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Nikki's story

“I could hear my kids. I had never heard anything my three-year-old said – ever.”

Christchurch mother of three Nikki Cleine woke up one morning and realised she couldn’t hear herself speaking. She was 26-years-old.









“I remember saying to my husband ‘did I just say that out loud?’ He said yes, and I realised I couldn’t hear myself. It was really shocking,” says Nikki.





“I haven’t been given a reason for my hearing loss, it came out of the blue. I failed a hearing test in my early 20s, and it gradually deteriorated to the point where I became profoundly deaf.”


Nikki’s hearing loss had a significant impact on her work and family life.

“Think about how many people you talk and listen to in a day. I had a busy job as a customer service supervisor and I’m a mother to three children – school activities, work life and my personal relationships were all affected.


“The kids stopped talking to me – they started talking to their dad. I had to leave my job and I was worried I’d never work again. Hearing loss is chronic and unrelenting. Every communication is a struggle.”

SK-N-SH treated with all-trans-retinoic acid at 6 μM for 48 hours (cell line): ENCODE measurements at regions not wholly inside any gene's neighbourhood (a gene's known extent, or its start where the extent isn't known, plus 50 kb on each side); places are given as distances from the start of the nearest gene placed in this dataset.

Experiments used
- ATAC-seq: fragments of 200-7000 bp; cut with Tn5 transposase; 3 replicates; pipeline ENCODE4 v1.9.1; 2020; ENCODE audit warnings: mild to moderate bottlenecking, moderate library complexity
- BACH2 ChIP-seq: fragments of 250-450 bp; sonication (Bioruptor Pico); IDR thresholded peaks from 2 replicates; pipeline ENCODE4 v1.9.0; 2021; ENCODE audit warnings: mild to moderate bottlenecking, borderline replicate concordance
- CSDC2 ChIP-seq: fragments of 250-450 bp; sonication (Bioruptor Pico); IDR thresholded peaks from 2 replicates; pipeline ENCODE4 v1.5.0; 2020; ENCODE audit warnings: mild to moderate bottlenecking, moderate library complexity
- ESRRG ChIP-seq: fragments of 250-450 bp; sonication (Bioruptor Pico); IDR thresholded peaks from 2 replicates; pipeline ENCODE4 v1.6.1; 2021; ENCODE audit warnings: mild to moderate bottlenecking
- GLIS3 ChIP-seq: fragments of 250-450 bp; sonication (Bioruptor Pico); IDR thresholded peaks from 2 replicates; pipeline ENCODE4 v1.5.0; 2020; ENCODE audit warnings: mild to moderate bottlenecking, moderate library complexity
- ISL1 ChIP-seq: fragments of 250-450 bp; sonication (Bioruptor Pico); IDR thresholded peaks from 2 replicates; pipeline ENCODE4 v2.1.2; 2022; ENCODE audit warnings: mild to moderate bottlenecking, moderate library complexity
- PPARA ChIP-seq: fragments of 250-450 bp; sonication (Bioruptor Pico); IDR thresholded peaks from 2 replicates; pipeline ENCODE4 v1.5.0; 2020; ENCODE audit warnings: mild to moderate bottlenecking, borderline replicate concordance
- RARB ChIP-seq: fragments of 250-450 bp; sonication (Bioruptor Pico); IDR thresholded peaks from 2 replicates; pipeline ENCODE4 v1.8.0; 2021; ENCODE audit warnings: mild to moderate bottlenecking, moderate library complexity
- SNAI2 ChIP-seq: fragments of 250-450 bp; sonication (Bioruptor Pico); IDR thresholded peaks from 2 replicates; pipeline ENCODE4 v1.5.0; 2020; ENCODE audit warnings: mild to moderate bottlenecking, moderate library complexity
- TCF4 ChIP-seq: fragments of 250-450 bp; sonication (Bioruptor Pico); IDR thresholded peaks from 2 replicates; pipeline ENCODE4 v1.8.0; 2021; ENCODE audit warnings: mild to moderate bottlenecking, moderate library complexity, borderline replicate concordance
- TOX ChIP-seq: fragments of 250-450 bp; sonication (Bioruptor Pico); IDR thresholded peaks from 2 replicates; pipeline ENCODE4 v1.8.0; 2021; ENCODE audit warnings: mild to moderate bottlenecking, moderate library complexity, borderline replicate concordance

Nikki was referred to the Southern Cochlear Implant Programme, and underwent surgery for a cochlear implant in 2011. She is one of the lucky ones – only 40 adults nationally receive government funding for a cochlear implant every year. There are currently more than 200 adults on the waiting list, and without an increase in funding the majority will never hear again.


“The day my cochlear implant was switched on was one of the best days of my life. I could hear my kids. I had never heard anything my three-year-old said, ever,” says Nikki.


“The gift of sound, connection and communication means everything to me and my family. This device has transformed all our lives.


“By the time I received my cochlear implant my confidence and quality of life were at rock bottom. Being isolated from life going on around you, and not being able to participate, makes it a very lonely world to inhabit.


“I no longer have to stand on the sidelines watching everyone else living and laughing because I’m right there with them.”


A year after receiving her cochlear implant Nikki started working at the Southern Cochlear Implant Programme as an adult rehabilitationist, supporting patients from initial assessment through to switch-on and subsequent follow-up.

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